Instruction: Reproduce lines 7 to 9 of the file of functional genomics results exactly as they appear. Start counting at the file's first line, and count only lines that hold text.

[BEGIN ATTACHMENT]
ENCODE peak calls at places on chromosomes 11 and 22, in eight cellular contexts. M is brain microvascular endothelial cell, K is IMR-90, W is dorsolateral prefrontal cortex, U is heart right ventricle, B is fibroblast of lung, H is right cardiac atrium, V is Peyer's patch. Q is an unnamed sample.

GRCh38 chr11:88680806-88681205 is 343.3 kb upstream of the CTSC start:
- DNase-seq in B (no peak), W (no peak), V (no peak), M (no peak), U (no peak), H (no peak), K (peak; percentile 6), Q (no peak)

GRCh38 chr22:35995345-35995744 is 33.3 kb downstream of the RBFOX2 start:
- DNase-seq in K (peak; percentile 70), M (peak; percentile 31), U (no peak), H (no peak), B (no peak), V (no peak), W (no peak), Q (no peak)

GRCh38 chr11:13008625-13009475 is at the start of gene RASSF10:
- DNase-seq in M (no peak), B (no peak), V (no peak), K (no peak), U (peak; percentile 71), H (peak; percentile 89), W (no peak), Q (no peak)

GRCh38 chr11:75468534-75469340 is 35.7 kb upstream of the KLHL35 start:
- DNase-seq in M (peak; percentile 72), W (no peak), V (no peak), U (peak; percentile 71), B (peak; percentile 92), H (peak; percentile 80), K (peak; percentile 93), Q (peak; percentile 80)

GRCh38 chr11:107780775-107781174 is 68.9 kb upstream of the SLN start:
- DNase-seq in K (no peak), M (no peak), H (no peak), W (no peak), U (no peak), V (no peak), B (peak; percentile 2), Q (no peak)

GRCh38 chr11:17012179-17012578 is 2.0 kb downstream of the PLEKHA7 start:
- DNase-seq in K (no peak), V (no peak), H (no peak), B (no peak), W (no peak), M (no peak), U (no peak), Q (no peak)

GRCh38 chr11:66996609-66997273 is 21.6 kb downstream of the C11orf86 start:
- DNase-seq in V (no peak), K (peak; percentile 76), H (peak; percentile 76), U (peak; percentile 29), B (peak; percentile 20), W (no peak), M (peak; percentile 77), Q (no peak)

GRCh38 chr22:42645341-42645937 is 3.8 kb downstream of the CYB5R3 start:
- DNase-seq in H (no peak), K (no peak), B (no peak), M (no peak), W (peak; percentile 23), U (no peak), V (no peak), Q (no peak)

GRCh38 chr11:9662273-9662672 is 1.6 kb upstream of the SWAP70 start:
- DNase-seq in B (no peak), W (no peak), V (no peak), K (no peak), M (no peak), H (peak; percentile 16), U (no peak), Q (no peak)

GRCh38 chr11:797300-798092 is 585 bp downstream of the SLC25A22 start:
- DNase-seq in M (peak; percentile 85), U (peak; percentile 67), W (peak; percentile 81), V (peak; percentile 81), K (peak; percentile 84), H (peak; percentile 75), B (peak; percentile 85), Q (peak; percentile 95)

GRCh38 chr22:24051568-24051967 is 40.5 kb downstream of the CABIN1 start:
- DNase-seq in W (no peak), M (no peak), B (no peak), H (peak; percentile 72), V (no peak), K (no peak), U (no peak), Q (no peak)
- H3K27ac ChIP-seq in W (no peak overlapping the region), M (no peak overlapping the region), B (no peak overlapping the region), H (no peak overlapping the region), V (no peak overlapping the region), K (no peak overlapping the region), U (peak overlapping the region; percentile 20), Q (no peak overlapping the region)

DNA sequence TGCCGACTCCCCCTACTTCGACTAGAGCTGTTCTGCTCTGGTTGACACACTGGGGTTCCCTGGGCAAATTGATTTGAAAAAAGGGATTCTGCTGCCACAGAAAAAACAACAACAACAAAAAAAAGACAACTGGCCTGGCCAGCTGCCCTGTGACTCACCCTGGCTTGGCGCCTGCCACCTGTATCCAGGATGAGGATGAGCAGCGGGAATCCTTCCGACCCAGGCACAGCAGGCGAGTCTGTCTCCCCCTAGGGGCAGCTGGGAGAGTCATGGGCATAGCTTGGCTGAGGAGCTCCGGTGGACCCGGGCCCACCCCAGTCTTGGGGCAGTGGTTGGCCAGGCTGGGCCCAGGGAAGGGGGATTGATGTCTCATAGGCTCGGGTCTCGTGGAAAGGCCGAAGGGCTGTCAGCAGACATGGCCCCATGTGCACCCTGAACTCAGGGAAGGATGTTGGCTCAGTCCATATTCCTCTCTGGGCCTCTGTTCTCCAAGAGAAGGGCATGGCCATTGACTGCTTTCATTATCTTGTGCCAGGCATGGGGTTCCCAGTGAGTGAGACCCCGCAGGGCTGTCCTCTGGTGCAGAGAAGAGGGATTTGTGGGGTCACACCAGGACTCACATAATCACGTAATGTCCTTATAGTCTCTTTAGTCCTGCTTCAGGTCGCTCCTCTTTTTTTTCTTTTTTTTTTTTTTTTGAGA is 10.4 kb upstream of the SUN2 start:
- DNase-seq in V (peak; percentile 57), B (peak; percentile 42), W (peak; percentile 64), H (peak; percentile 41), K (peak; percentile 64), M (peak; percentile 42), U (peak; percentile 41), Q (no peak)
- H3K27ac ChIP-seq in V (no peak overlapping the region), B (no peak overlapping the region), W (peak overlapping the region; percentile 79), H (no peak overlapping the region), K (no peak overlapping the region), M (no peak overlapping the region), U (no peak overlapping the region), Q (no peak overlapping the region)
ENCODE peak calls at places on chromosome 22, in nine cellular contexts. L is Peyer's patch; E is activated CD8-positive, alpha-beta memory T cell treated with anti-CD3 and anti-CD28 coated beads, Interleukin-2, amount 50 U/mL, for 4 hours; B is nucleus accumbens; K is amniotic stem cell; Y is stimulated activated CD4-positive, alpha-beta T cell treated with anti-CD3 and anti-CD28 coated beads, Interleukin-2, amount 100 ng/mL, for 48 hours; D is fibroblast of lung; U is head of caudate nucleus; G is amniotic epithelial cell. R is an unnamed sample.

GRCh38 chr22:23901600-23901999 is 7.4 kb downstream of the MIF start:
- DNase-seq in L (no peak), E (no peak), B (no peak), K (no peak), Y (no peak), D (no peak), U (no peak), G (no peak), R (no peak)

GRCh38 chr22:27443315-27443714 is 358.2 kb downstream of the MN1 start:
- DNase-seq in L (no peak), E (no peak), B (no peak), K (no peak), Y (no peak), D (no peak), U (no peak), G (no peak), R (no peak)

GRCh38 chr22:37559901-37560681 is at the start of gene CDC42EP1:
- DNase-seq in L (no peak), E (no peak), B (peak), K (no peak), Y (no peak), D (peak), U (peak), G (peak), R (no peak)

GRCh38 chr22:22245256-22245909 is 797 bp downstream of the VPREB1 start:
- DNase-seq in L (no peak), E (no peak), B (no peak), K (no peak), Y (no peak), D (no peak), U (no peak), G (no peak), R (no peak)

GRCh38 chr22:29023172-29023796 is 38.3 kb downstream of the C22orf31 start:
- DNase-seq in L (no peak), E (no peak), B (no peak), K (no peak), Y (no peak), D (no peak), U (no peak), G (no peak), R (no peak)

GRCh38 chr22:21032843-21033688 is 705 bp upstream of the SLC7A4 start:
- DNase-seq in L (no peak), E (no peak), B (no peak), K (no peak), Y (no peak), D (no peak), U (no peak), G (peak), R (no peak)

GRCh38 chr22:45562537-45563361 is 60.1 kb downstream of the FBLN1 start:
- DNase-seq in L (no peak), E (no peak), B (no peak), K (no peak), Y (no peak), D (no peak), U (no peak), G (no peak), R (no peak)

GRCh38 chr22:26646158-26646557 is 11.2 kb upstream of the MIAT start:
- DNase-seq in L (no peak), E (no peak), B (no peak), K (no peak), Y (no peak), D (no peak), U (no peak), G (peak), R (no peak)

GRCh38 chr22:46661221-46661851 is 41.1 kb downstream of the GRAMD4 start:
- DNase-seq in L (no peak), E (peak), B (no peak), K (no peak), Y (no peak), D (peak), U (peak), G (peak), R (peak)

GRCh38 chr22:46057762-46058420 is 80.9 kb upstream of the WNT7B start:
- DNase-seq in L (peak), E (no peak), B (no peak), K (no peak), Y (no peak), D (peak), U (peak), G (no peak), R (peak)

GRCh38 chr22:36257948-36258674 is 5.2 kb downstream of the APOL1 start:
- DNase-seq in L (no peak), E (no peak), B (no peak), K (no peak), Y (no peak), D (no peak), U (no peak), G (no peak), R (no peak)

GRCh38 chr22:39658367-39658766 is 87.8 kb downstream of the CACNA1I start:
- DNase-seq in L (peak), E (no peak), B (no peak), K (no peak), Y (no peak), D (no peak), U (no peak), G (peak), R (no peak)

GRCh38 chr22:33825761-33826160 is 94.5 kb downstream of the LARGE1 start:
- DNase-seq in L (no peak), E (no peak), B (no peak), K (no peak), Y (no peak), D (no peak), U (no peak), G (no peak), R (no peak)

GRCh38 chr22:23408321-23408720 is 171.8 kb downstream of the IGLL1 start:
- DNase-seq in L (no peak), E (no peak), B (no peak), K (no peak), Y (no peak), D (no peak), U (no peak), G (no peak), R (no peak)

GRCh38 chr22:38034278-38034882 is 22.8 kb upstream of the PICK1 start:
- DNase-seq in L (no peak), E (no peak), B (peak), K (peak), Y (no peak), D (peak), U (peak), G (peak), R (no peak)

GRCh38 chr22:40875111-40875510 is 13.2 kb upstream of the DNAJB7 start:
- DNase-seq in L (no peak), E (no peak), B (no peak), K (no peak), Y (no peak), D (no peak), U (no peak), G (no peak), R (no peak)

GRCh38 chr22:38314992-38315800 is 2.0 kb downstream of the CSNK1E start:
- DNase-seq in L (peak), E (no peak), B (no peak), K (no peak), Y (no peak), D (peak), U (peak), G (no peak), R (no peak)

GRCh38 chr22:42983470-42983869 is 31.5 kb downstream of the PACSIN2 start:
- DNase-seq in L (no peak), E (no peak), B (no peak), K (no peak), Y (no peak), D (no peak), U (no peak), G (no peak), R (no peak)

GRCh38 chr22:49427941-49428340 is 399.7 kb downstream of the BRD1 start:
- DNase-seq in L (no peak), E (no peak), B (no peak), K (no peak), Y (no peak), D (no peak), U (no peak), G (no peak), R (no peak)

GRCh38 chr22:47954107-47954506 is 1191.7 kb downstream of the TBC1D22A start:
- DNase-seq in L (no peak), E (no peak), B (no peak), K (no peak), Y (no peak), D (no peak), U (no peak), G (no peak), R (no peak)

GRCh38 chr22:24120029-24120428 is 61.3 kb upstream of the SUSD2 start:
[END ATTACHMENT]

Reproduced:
- DNase-seq in M (no peak), B (no peak), V (no peak), K (no peak), U (peak; percentile 71), H (peak; percentile 89), W (no peak), Q (no peak)

GRCh38 chr11:75468534-75469340 is 35.7 kb upstream of the KLHL35 start:
- DNase-seq in M (peak; percentile 72), W (no peak), V (no peak), U (peak; percentile 71), B (peak; percentile 92), H (peak; percentile 80), K (peak; percentile 93), Q (peak; percentile 80)